Benson: Times have indeed changed. Today, 100 million Americans aren’t married. That’s almost half of the adult population. And about half of all singles say they aren’t ever looking to get married, according to a 2006 Pew research study. Public perceptions have also shifted. For example, opposite-gender friendships used to be a social taboo, but Flora says that’s changing. Men and women have more opportunities to develop friendships with each other now – in school and at work – than they did a few generations ago.
Flora: We see that younger people are much, much more likely to report having a best friend of the opposite sex than older people and I think this is a really great change in friendship because having a friend of the opposite sex really helps us understand the other gender and it can help us with our romantic relationship.
Benson: Technology has also changed friendship dynamics, in both good and bad ways.
Flora: I think of it as a time trade-off is the biggest danger. If you’re spending hours on social media that you could be spending with an actual friend then you’re missing out on all these many benefits that we’ve been talking about. But on the flip-side, it really does enable you to keep up friendships with people who don’t live nearby and that’s a wonderful thing. And also for people who have specific lifestyles or interests or circumstances that make it hard to connect with people right in their area, they can find like-minded souls across the world and really connect with them and I think the standard thing people say is that face-to-face is the best and that’s usually true, but there is some evidence that people are more likely to disclose intimacies online than they are in person. So it’s not always true that friendships get closer only when they’re connected in person, sometimes a combination is best.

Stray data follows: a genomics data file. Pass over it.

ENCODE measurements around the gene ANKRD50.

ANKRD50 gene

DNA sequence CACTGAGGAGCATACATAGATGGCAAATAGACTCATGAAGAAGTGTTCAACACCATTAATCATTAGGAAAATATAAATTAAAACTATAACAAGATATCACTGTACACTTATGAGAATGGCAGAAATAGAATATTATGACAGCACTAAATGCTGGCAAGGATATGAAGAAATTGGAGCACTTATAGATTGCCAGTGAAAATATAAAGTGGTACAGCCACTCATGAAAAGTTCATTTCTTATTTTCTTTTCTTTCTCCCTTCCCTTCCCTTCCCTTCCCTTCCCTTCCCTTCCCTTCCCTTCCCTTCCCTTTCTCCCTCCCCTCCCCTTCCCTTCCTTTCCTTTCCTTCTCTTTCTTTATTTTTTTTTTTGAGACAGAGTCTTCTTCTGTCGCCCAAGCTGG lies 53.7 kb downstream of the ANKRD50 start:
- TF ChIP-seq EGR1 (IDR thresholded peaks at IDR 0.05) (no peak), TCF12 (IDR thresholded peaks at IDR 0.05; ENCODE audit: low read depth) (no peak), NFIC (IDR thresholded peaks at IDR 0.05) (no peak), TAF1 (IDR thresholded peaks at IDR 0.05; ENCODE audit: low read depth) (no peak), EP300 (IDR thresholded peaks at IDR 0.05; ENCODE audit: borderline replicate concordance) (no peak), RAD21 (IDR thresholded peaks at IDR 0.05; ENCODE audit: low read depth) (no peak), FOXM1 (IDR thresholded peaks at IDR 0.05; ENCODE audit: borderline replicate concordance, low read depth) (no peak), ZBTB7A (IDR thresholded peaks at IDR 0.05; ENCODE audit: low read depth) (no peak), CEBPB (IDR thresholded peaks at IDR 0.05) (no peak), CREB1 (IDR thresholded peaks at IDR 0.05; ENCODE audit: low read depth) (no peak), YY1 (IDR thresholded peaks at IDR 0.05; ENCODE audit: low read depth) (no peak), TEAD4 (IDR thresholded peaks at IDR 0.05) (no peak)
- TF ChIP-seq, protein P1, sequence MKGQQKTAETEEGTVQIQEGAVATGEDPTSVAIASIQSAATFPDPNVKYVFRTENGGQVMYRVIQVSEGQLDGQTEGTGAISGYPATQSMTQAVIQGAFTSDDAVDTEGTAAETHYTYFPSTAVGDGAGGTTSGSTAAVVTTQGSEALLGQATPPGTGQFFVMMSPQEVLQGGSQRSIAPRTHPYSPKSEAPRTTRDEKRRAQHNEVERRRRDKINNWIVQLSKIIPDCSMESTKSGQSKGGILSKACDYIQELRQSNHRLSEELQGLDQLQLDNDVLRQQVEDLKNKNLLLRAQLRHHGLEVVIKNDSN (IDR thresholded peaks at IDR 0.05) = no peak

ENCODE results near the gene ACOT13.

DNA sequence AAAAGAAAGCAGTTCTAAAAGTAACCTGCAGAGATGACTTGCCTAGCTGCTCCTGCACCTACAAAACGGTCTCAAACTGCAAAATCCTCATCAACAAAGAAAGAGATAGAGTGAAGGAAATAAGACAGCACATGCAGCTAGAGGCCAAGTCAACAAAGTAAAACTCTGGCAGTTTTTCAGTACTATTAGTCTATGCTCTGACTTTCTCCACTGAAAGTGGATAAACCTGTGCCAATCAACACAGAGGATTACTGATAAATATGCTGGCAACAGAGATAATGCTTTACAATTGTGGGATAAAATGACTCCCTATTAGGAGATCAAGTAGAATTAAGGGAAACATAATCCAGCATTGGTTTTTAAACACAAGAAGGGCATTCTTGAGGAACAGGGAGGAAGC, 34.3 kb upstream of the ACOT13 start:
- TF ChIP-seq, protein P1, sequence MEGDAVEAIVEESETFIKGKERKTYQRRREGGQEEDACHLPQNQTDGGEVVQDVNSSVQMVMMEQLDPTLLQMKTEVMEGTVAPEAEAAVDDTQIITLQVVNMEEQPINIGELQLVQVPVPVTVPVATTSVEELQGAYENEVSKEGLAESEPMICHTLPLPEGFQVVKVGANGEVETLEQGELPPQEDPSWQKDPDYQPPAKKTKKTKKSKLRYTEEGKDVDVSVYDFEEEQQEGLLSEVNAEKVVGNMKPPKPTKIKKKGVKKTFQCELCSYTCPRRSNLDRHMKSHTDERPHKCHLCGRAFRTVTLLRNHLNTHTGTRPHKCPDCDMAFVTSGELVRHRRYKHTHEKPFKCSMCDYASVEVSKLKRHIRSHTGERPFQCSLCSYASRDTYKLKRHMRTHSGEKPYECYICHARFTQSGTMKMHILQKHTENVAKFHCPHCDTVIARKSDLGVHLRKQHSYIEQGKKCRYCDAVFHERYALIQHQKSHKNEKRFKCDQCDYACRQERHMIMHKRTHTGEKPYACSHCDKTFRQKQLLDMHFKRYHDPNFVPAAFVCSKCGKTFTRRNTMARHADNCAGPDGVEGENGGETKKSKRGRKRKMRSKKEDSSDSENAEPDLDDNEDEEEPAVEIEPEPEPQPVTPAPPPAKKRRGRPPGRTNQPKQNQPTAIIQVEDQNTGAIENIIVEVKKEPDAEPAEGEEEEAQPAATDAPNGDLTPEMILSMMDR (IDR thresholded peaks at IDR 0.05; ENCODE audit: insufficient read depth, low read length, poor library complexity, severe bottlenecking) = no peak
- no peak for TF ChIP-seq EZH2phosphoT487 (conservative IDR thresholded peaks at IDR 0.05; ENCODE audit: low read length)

Benson: And as for the notion that technology is destroying people’s ability to socialize in person? Flora says that’s a myth.
Flora: People who are really active online also tend to be more involved with their community and socialize more in the real world. Even teenagers or young people who are constantly online with their friends, they still crave that in person socializations. So I think it’s a little bit that there’s always a fear anytime new technology comes out. You know, there are really funny, old sociological writings on the bicycle and how it was going to lead to women running away and the telephone, how that was going to destroy relationships. So, you know, I think we’re always fearful of how new technology is going to change but I think human nature usually prevails.
Benson: People who are naturally timid or struggle with social skills can find it especially difficult to make friends. But Flora says everyone can develop the skills for making friends and avoid the debilitating health effects that come with loneliness.
Flora: It’s so important to first of all, just accept that it’s a problem if you are finding yourself without friends. And then from there, it’s tricky. There’s no one formula but one person in my book mentioned that she took acting classes and that this really helped her be spontaneous in situations and listen better and sort of understand how she was presenting herself, so that’s one suggestion. Of course, reading books about friendship and making a good impression and how to sustain conversation and then I think just walking around with a friendly attitude I think especially if you live in more of an urban area, you might kind of go about your business with your head down and you’re friendly when you see someone you know, but you’re otherwise kind of in your own world. And I think the first step to making friends is to have an open attitude as you’re walking about and then you’ll sort of carry over that to moments where you could be meeting someone who really has the potential to be a friend.
Benson: The most important thing, Flora says, is to be a good friend, because friendship gives us the opportunity to reach out to others and feel needed. In the words of author Douglas Pagels, “a friend is one of the nicest things you can have, and one of the best things you can be.”
Carlin Flora invites you to find out more about her book “Friendfluence” on her website, CarlinFlora.com.
Our production director is Sean Waldron. I’m Nancy Benson.